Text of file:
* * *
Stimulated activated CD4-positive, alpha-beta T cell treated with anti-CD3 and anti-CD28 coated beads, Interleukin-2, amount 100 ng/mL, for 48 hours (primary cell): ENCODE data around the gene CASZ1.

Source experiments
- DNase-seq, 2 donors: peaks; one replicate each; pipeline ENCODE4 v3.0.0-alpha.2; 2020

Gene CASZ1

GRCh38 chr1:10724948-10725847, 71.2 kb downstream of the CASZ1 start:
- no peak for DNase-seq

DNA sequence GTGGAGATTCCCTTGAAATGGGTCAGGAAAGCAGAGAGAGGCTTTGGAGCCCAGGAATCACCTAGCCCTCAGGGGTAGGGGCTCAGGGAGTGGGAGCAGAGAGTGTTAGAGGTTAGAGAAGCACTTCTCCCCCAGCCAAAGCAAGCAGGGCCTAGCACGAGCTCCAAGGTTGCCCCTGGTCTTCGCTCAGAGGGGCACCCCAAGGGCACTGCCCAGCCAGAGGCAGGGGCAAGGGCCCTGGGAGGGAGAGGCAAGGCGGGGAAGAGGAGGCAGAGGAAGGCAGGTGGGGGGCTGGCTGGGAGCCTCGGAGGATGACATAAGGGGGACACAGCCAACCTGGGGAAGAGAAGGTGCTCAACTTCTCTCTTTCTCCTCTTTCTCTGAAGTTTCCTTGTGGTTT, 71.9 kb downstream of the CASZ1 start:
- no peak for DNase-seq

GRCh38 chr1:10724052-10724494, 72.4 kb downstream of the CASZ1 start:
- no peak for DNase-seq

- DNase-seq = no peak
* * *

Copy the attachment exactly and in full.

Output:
Stimulated activated CD4-positive, alpha-beta T cell treated with anti-CD3 and anti-CD28 coated beads, Interleukin-2, amount 100 ng/mL, for 48 hours (primary cell): ENCODE data around the gene CASZ1.

Source experiments
- DNase-seq, 2 donors: peaks; one replicate each; pipeline ENCODE4 v3.0.0-alpha.2; 2020

Gene CASZ1

GRCh38 chr1:10724948-10725847, 71.2 kb downstream of the CASZ1 start:
- no peak for DNase-seq

DNA sequence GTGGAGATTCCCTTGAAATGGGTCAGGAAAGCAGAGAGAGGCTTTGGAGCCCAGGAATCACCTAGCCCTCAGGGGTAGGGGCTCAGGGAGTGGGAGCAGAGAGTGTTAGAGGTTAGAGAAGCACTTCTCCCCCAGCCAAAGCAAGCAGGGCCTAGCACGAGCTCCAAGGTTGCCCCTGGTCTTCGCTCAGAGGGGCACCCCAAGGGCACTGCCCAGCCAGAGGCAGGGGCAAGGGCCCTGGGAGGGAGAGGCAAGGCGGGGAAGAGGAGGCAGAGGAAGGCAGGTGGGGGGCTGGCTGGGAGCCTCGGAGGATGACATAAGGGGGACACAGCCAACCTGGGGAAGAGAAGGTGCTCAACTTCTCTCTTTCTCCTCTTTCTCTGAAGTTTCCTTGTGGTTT, 71.9 kb downstream of the CASZ1 start:
- no peak for DNase-seq

GRCh38 chr1:10724052-10724494, 72.4 kb downstream of the CASZ1 start:
- no peak for DNase-seq

- DNase-seq = no peak